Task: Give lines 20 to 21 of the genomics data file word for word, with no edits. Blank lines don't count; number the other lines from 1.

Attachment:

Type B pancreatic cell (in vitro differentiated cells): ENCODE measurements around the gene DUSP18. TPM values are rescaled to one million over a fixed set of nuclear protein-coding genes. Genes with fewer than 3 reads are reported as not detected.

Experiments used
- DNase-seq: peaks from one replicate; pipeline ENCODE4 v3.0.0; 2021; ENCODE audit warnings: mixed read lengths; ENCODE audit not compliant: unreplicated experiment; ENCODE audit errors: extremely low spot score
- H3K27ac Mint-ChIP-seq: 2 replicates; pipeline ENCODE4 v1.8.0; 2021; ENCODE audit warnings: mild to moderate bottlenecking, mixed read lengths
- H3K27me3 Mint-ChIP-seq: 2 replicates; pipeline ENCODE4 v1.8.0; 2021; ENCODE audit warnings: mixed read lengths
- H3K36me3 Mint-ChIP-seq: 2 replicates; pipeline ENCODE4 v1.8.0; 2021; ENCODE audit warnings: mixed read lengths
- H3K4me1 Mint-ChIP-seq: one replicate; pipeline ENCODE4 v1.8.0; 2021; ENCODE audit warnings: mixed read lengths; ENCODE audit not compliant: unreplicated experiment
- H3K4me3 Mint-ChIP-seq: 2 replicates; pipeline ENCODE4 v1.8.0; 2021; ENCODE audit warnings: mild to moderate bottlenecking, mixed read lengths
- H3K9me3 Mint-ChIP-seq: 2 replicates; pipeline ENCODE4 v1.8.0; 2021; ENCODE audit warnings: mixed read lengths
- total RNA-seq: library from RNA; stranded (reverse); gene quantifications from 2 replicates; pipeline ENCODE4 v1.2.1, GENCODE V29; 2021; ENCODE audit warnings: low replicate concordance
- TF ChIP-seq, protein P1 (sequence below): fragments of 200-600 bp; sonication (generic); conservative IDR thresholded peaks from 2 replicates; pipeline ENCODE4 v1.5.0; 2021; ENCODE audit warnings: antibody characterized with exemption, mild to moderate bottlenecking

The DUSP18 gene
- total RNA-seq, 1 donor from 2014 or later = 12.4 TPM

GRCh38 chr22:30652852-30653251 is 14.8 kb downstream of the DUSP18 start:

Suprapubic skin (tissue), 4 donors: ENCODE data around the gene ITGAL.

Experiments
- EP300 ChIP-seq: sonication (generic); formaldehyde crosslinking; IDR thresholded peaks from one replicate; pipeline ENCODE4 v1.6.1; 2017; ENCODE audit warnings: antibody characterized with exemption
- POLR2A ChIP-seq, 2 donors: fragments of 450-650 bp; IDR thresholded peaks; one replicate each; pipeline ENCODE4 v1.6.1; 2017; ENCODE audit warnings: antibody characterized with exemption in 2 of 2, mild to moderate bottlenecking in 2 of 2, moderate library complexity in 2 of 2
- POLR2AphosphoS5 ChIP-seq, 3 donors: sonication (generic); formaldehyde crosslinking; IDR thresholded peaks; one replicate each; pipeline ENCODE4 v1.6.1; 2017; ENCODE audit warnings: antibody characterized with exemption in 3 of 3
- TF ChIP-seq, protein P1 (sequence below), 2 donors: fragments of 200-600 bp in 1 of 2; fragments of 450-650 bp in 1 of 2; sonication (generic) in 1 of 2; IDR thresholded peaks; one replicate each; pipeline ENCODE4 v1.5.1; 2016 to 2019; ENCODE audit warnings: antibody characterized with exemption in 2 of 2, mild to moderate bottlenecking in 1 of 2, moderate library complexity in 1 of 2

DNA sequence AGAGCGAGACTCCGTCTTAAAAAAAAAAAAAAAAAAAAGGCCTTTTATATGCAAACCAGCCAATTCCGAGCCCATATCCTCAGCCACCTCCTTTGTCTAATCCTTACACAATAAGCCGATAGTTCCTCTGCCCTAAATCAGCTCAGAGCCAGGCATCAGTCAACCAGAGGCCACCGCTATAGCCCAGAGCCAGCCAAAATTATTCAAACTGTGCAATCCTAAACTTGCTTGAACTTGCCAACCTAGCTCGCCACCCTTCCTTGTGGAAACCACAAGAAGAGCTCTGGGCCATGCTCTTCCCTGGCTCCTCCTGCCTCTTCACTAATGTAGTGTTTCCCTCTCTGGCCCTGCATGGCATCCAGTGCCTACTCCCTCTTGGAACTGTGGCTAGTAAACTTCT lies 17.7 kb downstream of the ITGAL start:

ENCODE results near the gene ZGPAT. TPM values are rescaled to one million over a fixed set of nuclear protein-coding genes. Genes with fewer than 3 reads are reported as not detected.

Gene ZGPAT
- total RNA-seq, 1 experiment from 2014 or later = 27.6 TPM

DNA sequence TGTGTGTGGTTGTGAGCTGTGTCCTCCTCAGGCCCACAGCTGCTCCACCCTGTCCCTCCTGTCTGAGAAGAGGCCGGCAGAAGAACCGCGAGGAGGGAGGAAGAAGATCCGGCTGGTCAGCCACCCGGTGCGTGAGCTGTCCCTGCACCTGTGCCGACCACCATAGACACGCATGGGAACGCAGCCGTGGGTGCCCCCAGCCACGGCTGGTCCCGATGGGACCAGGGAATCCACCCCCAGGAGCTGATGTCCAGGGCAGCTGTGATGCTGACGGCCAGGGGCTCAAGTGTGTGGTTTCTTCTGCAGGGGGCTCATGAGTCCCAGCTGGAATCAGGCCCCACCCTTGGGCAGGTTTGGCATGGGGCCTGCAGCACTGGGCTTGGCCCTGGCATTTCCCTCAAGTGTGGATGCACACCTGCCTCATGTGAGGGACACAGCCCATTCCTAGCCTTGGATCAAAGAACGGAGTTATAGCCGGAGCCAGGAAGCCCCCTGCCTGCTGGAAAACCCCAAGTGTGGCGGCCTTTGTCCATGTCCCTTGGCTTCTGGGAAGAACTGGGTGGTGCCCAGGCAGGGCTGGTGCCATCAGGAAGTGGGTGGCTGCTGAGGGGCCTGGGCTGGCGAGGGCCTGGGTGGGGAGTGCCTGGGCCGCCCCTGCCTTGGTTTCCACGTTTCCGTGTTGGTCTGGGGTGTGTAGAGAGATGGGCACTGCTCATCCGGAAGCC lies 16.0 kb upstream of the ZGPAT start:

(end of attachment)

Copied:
- TF ChIP-seq, protein P1 (sequence below), 2 donors: fragments of 200-600 bp in 1 of 2; fragments of 450-650 bp in 1 of 2; sonication (generic) in 1 of 2; IDR thresholded peaks; one replicate each; pipeline ENCODE4 v1.5.1; 2016 to 2019; ENCODE audit warnings: antibody characterized with exemption in 2 of 2, mild to moderate bottlenecking in 1 of 2, moderate library complexity in 1 of 2

DNA sequence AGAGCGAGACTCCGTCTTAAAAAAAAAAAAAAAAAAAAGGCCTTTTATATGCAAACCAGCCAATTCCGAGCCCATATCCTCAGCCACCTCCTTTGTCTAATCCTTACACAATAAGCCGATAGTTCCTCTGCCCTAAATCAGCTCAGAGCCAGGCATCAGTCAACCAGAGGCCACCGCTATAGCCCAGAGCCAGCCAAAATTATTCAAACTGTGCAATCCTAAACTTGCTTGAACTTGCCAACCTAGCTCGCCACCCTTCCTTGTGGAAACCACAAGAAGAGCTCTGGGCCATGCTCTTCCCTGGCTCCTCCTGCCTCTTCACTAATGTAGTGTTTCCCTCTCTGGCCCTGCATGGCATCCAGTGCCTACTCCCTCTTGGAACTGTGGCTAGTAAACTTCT lies 17.7 kb downstream of the ITGAL start: